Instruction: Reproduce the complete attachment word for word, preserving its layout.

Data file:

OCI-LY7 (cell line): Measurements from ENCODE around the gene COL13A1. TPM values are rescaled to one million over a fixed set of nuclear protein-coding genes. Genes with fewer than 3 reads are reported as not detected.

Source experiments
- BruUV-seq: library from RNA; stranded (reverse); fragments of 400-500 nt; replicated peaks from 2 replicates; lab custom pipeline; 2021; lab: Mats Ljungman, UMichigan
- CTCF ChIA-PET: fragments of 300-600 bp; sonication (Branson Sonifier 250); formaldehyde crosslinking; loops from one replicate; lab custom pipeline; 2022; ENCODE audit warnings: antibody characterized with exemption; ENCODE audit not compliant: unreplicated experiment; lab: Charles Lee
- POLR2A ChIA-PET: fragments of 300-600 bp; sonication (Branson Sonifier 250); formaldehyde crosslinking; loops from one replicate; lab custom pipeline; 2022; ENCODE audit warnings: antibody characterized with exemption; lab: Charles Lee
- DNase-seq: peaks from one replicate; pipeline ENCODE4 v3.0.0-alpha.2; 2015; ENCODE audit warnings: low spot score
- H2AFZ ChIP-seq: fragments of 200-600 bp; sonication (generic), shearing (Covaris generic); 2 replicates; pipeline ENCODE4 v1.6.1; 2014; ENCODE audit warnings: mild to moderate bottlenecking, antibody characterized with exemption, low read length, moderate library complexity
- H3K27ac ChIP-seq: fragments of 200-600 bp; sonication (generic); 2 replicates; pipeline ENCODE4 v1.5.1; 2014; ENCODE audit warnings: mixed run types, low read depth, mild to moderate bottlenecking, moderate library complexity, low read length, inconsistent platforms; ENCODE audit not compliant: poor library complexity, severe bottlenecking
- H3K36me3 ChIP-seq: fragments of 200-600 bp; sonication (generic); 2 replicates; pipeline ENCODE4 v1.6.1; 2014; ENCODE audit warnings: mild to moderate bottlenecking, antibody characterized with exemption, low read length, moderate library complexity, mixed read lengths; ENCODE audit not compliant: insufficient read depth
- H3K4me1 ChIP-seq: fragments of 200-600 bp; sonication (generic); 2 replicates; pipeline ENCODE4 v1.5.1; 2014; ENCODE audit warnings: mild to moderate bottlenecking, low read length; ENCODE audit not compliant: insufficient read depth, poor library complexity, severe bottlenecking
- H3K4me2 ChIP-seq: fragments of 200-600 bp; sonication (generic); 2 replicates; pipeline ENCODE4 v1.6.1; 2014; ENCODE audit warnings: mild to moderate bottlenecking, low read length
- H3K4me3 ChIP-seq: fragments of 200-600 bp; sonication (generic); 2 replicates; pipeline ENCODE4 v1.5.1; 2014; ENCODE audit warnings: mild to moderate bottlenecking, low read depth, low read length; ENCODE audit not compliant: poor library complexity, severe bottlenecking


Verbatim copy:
OCI-LY7 (cell line): Measurements from ENCODE around the gene COL13A1. TPM values are rescaled to one million over a fixed set of nuclear protein-coding genes. Genes with fewer than 3 reads are reported as not detected.

Source experiments
- BruUV-seq: library from RNA; stranded (reverse); fragments of 400-500 nt; replicated peaks from 2 replicates; lab custom pipeline; 2021; lab: Mats Ljungman, UMichigan
- CTCF ChIA-PET: fragments of 300-600 bp; sonication (Branson Sonifier 250); formaldehyde crosslinking; loops from one replicate; lab custom pipeline; 2022; ENCODE audit warnings: antibody characterized with exemption; ENCODE audit not compliant: unreplicated experiment; lab: Charles Lee
- POLR2A ChIA-PET: fragments of 300-600 bp; sonication (Branson Sonifier 250); formaldehyde crosslinking; loops from one replicate; lab custom pipeline; 2022; ENCODE audit warnings: antibody characterized with exemption; lab: Charles Lee
- DNase-seq: peaks from one replicate; pipeline ENCODE4 v3.0.0-alpha.2; 2015; ENCODE audit warnings: low spot score
- H2AFZ ChIP-seq: fragments of 200-600 bp; sonication (generic), shearing (Covaris generic); 2 replicates; pipeline ENCODE4 v1.6.1; 2014; ENCODE audit warnings: mild to moderate bottlenecking, antibody characterized with exemption, low read length, moderate library complexity
- H3K27ac ChIP-seq: fragments of 200-600 bp; sonication (generic); 2 replicates; pipeline ENCODE4 v1.5.1; 2014; ENCODE audit warnings: mixed run types, low read depth, mild to moderate bottlenecking, moderate library complexity, low read length, inconsistent platforms; ENCODE audit not compliant: poor library complexity, severe bottlenecking
- H3K36me3 ChIP-seq: fragments of 200-600 bp; sonication (generic); 2 replicates; pipeline ENCODE4 v1.6.1; 2014; ENCODE audit warnings: mild to moderate bottlenecking, antibody characterized with exemption, low read length, moderate library complexity, mixed read lengths; ENCODE audit not compliant: insufficient read depth
- H3K4me1 ChIP-seq: fragments of 200-600 bp; sonication (generic); 2 replicates; pipeline ENCODE4 v1.5.1; 2014; ENCODE audit warnings: mild to moderate bottlenecking, low read length; ENCODE audit not compliant: insufficient read depth, poor library complexity, severe bottlenecking
- H3K4me2 ChIP-seq: fragments of 200-600 bp; sonication (generic); 2 replicates; pipeline ENCODE4 v1.6.1; 2014; ENCODE audit warnings: mild to moderate bottlenecking, low read length
- H3K4me3 ChIP-seq: fragments of 200-600 bp; sonication (generic); 2 replicates; pipeline ENCODE4 v1.5.1; 2014; ENCODE audit warnings: mild to moderate bottlenecking, low read depth, low read length; ENCODE audit not compliant: poor library complexity, severe bottlenecking